Okay, so Mike Babcock isn’t behind the Detroit bench any longer, but to think that most of the Wings roster doesn’t have some sort of revenge on their minds is the first step in underestimating them. In this respect, the fact that the Lightning are nursing some injuries means that they cannot risk underestimating anyone.
Looking at this matchup, it begins with the goalies. Mrazek, with only 40 NHL games under his belt prior to last season’s series with Tampa, acquitted himself admirably. Now, he is a year older and with the experience of another 60 NHL games. His numbers in the just completed regular season are very good. A save percentage of .921 and a goals-against average of 2.33 in 54 games put him among the leaders in the league. Unfortunately for the Wings, they are going to face the goalie who had the best save percentage in Bishop, who finished at 2.06. By the way, Bishop also had a save percentage of .926, second in the league to only Brian Elliott (.930), but Bishop played in 61 games to Elliott’s 42.
Detroit fans are likely thinking that without Stamkos, the Lightning may be ripe for the picking. I am sure that some Wings pundits are smelling an upset. So, let me throw this at them: Even taking away the 36 goals scored by Stamkos, the Lightning’s goal differential is a minus-10. Coming into this series, Detroit’s goal differential is a minus-13.
The Red Wings do have playoff experience. That happens when your franchise is in the postseason 25 years in a row. The thing about that experience is that while that may have been a factor in the first round series a year ago going the full seven games, it wasn’t enough for Detroit to get over the hump. Now that the Lightning and many of its young players have three consecutive playoff appearances, this Red Wings advantage is somewhat mitigated.
Sure, the loss of Stamkos isn’t anything that is easy to overcome, but keep in mind the Lightning still have Kucherov, Tyler Johnson and Ondrej Palat. The Triplets were a force throughout the playoffs last season. Tampa still has the likes of Alex Killorn, Callahan and Hedman. They are a potent team even without their captain.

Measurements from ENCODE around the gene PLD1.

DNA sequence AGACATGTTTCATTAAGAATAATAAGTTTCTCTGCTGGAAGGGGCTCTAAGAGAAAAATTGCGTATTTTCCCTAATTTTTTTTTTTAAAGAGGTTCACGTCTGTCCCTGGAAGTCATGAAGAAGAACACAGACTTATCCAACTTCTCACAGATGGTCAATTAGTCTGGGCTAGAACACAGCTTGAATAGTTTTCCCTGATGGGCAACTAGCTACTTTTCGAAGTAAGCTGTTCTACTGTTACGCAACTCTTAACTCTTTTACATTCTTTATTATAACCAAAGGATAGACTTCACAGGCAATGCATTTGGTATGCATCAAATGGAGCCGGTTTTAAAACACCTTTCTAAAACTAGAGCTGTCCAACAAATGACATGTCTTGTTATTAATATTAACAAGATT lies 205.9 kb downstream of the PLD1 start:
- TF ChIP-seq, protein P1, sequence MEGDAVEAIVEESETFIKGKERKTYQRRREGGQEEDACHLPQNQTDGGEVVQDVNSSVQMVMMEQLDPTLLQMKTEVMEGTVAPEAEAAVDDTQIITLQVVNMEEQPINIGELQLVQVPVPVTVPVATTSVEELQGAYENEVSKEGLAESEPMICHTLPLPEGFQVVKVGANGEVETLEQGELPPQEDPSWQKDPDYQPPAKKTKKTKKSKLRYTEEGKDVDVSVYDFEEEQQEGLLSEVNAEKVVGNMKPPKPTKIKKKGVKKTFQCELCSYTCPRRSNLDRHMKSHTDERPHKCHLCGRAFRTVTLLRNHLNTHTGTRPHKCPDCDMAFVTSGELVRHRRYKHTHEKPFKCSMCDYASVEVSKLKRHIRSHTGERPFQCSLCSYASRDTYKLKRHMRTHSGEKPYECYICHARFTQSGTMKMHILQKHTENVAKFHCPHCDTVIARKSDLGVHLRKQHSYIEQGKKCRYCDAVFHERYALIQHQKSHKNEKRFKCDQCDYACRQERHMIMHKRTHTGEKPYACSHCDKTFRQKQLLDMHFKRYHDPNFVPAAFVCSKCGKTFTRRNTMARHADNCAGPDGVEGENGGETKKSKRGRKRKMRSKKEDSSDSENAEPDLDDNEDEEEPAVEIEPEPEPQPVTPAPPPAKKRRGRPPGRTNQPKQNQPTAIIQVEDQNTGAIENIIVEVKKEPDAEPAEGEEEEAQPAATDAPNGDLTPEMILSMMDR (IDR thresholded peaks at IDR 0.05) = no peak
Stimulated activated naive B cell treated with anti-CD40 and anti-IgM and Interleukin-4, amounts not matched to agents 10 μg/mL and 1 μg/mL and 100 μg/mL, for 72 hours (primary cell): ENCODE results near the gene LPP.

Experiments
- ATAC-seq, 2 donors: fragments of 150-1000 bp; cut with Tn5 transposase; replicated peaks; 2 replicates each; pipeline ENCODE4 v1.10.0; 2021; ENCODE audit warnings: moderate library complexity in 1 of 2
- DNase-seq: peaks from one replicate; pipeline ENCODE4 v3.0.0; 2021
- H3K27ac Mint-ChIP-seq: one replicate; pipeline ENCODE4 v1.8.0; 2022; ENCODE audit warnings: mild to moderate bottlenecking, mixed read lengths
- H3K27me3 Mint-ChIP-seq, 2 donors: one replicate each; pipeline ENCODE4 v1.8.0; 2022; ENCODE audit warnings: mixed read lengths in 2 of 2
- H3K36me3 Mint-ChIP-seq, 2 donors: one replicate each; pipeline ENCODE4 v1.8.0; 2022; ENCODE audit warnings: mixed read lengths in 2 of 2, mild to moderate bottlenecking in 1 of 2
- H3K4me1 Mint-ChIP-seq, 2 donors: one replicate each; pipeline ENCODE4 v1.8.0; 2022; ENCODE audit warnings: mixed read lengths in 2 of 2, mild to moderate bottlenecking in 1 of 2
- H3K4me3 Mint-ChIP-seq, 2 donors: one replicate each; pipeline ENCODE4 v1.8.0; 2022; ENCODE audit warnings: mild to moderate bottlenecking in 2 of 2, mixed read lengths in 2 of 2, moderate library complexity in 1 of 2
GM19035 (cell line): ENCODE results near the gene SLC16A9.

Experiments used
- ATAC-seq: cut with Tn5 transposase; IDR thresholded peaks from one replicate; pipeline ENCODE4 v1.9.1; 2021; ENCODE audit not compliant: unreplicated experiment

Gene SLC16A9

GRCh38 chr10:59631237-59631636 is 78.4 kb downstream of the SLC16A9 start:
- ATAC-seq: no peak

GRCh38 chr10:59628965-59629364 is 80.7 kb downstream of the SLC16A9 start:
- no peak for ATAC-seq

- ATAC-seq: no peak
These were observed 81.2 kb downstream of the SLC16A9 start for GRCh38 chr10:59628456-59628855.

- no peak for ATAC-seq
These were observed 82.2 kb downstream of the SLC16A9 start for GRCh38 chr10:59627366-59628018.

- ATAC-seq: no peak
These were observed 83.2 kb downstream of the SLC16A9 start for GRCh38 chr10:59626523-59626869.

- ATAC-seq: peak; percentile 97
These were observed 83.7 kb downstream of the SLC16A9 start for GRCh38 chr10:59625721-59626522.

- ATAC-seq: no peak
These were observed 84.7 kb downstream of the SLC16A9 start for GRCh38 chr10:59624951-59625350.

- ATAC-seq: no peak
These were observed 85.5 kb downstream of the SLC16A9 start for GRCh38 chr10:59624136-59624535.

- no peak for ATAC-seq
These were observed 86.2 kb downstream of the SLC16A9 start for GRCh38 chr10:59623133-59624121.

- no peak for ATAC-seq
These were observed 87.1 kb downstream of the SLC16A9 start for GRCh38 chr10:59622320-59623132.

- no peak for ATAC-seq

The wild card in this series is Jonathan Drouin. The kid is on a mission to right a lot of wrongs. He has been contrite since his recall from Syracuse and has a lot to prove to the league, to his team, to his management and coaching staff, but most of all to himself. He has made amends in his brief time back and he may be playing for his next team, but he will be a deciding factor in this series.
At least in this first round, expect the Lightning to beat Detroit in six games. Once that happens, Stralman may return and the team gets a whole lot better defensively. Get past the first round and who knows what could happen?
Get Stralman back, and with any bit of luck getting a healthy Stamkos back, and look out for the Lightning.
Born in Chicago, Illinois. Grew up playing and loving sports. Spent most of my formative years playing, debating, arguing and talking sports. for the last couple of years I have written about hockey. I am currently a Tampa Bay Lightning contributor for The Hockey Writers. I know that I may not always be right, but I am passionate about hockey and it is damn hard to hide that passion in my writing.